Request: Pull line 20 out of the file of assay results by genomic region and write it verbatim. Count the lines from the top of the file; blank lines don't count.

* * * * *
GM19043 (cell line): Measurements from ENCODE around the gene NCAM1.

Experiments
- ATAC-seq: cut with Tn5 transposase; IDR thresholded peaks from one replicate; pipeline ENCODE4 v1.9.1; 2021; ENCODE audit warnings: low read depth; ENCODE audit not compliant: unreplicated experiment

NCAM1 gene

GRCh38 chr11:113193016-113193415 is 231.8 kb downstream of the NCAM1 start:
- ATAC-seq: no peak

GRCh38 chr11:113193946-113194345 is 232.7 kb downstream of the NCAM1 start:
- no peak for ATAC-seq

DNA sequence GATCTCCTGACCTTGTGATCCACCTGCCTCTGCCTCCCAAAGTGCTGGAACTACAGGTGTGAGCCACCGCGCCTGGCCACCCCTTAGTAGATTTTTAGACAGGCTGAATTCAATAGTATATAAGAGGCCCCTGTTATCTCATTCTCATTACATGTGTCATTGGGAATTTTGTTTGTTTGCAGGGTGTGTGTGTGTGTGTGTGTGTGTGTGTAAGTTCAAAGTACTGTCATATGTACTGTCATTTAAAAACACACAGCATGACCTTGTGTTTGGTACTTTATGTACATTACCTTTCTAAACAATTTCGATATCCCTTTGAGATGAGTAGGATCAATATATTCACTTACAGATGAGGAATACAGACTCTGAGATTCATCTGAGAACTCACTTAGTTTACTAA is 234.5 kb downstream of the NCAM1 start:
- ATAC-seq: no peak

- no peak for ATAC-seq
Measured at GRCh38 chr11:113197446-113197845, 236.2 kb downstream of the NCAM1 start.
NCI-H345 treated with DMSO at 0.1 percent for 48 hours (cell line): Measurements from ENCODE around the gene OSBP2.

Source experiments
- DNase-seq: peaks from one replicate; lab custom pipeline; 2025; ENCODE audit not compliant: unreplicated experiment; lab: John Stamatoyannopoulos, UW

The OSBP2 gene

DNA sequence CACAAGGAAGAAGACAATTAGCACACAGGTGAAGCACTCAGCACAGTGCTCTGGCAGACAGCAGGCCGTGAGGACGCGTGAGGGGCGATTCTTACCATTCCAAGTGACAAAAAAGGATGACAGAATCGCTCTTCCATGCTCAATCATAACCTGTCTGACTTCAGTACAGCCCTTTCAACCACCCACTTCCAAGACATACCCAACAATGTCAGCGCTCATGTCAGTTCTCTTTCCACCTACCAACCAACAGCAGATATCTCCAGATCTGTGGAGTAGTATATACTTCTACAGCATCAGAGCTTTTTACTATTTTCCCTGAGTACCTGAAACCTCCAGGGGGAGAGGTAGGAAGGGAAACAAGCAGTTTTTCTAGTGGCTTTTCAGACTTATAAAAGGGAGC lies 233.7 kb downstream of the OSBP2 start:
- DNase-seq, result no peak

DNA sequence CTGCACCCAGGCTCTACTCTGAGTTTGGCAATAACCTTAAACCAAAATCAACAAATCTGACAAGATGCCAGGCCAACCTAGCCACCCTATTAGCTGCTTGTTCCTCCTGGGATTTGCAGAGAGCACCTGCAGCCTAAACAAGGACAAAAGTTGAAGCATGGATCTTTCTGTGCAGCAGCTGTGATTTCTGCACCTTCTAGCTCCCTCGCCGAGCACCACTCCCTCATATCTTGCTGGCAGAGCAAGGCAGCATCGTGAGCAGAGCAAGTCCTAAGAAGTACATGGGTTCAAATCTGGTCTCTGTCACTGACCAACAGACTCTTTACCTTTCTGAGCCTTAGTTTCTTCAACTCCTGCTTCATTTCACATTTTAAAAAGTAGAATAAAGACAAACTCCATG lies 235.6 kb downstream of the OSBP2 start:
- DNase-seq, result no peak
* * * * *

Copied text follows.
- DNase-seq, result no peak